Ten years is a long time and 100 editions is a major milestone. I happily look back to the spring of 2005 as this was the start of my second life, much as it was for the team at tv-bay – a coincidence of dates which is probably why we have had such a long writing partnership. Matt and Simon were starting out on their journalistic lives, both from the broadcast industry but neither from publishing, and I had just started my new life as Azule.
The two businesses – tv-bay and Azule – were fledgling companies looking to take on the establishment in our respective markets: broadcast publishing and broadcast finance. What’s the story now, 10 years on? First of all, both businesses are still here and both seem to have flourished. Secondly, although things have changed (not least a rebranding of tv-bay to KitPlus) the message is the same: both businesses continue to try to provide a good and honest service to the broadcast industry.
A tale of two eras
When I look back at my experience in broadcast, I see two eras: the first when I started in the industry 25 years ago and the second when we started Azule 10 years ago.
Let’s start 25 years ago, co-incidentally not long before I first met at least one of the two editors of this magazine. The industry was a very different beast. Sony was by far the dominant player as it had just won the Betacam war (this turned out to be the first battle in what now seems to be a perpetual format war). The Betacam Sp format remained, almost exclusively, the market leader for six or seven years; kit prices also remained almost constant. In the mid-1990s Betacam Sp was superseded by Digital Betacam and that became the de facto format, for a further 10 years or so, until around the mid 2000s when the second era began.
The last 10 years have been the exact opposite. Instead of 15 years of stability, there has been an endless change of formats and manufacturer battles – and ever-decreasing kit prices. It is as if today is a completely different market from that of 10 years ago – not to mention the striking difference from 25 years ago.
Let’s take some for instances. In 1988 CVP did not exist. In fact Visual Impact barely existed. The main players were TeleTape and Metro (both no longer exist). The market was tape-based and analogue. Channel 4 was just about getting its feet under the table and, it’s hard to believe, Sky TV did not exist. Yes, it did not exist – cable and satellite had not yet launched in the UK.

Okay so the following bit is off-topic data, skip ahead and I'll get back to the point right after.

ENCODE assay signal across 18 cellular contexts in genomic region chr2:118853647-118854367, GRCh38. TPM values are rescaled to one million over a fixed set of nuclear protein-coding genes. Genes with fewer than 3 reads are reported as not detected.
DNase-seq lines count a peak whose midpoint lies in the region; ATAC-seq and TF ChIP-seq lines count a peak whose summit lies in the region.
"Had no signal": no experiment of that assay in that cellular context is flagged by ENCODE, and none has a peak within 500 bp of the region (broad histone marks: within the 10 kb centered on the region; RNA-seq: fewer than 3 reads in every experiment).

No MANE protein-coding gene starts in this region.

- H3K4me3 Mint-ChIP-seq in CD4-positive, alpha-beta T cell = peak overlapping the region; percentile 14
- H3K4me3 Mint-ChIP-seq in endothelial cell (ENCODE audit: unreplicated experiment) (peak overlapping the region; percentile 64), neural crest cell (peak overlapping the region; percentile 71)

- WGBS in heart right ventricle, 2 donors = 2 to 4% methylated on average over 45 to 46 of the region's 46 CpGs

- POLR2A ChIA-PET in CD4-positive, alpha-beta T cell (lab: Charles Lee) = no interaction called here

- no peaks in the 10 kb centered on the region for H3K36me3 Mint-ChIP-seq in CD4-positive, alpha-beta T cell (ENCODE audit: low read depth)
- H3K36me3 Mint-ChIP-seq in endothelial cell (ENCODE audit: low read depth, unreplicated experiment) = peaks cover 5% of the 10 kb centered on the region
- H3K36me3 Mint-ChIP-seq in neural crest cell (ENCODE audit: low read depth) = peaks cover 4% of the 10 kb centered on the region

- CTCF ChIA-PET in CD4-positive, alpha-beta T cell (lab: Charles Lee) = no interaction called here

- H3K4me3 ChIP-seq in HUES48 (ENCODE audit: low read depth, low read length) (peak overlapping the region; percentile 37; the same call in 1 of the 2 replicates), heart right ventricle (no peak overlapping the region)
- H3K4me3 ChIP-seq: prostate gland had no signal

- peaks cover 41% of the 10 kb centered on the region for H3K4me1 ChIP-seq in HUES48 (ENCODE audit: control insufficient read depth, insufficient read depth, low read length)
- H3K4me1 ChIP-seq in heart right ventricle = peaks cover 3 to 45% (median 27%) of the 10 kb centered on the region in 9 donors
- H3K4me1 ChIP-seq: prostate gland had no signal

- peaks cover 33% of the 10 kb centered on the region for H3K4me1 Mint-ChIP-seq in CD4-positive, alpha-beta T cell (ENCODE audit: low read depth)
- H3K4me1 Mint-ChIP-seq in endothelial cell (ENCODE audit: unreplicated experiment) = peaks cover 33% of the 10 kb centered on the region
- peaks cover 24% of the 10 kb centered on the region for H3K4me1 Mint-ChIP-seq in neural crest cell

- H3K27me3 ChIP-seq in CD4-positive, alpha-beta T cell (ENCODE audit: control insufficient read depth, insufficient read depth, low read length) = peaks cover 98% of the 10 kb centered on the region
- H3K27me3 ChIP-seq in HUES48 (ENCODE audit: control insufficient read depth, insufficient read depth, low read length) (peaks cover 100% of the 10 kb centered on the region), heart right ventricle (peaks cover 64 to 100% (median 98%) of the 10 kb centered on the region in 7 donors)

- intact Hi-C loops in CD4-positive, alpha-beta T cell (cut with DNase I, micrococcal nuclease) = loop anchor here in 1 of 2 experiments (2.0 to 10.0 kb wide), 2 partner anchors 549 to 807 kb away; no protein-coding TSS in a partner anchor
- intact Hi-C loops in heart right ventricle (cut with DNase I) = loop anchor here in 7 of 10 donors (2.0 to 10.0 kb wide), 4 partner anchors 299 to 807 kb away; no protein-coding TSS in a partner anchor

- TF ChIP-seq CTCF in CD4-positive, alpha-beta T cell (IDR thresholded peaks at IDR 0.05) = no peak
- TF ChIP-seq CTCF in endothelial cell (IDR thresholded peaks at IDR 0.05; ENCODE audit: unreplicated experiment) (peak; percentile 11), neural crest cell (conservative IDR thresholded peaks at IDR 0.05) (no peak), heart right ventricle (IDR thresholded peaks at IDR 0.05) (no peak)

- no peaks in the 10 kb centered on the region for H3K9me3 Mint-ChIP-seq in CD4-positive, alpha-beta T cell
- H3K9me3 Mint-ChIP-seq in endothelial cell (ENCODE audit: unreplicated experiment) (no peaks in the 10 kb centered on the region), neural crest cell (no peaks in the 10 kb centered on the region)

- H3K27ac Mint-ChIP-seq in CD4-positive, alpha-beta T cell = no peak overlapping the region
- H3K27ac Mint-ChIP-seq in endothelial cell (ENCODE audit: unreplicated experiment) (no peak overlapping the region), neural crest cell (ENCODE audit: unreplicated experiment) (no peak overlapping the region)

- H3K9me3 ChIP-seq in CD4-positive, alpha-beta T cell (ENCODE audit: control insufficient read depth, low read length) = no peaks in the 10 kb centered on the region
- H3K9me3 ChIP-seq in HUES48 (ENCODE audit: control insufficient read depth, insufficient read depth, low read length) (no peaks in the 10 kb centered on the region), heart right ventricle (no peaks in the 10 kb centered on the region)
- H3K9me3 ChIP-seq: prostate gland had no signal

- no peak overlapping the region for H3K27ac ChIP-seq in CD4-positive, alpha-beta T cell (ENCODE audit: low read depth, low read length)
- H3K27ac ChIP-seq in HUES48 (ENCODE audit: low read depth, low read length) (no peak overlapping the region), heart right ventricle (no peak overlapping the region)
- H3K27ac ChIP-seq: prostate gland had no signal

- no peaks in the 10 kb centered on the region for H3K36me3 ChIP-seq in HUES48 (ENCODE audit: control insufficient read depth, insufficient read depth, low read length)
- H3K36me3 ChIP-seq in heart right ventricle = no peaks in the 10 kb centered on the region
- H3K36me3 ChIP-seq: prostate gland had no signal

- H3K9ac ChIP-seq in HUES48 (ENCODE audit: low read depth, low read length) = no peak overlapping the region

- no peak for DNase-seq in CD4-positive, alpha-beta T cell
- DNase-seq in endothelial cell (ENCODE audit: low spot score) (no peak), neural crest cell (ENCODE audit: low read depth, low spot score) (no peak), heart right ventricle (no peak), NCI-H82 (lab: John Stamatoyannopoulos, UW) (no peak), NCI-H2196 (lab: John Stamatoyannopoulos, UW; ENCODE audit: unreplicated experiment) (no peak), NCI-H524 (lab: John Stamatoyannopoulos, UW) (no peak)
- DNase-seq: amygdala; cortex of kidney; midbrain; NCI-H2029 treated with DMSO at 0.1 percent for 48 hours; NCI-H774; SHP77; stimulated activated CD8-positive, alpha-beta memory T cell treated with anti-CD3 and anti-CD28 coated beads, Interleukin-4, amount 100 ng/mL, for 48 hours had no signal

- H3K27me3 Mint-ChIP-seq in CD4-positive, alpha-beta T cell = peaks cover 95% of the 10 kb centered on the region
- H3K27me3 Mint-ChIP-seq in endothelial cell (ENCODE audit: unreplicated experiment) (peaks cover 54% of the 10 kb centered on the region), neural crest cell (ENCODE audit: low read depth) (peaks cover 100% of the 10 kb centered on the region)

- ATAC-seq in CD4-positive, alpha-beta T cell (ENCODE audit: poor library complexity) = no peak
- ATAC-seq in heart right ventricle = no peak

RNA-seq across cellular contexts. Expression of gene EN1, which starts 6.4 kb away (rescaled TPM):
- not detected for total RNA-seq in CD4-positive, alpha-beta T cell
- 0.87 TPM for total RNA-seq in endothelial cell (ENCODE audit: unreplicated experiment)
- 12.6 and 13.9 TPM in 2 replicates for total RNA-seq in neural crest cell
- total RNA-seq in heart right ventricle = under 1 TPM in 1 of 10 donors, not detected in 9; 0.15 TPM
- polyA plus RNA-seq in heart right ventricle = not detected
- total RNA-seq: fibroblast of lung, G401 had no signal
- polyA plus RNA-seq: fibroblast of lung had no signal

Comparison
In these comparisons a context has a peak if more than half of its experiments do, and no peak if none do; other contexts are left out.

If you wanted to build a Soho post-production facility you needed £1m to open one suite, let alone five, and non-linear editing was years away. Since then, and it is not even as long ago as one generation’s working life (as I know … because I still am working), the market has moved to 4K non-linear cameras that are now single figure thousands in price. You can edit footage shot on these cameras through the back of your Apple Mac on a subscription-based software package that costs almost nothing relatively. The market is almost unrecognisable. Or is It?
And now… Now, formats, equipment and pricing have all changed but, as I see it, the basics of the industry haven’t. The market still needs talent and the UK is still a great place to make programmes and films – arguably even more so now than at any time during the last 25 years, thanks to current tax breaks for production. I recently went to LA to look at the industry and everyone there was saying that their film industry was stagnating and that Canada, and especially the UK, were the places to work at the moment.
All change and no change
Which neatly leads me on to NAB – something in our industry that hasn’t changed over the last 25 years. The industry, or at least the US side of it, will congregate in Las Vegas ready to demonstrate to the world that this is the show where new industry ideas are launched. However, my prediction is that this year’s show won’t bring any new defining twists. Yes, there will be more new cameras and new developments but I believe that the US has lost the stranglehold it had over the launch of new equipment. The industry is now so genuinely global that new cameras can be launched anywhere in the world, at any of the industry’s trade shows.
What do I want from NAB?
So, what do I expect to get out of NAB this year? I hope it will bring a degree of certainty that the industry is in good shape; that the UK industry will continue to be healthy; and that there is still a sense of optimism. Mainly, and importantly, I’m hoping for confirmation that talent still pays – and that, in my view, is the principal way in which the UK betters the rest of the world.
If you would like to know more about how we can help broadcast companies do contact me at [email protected] and/or write to the tv-bay editor. To read more of these articles, see our website: www.azule.co.uk.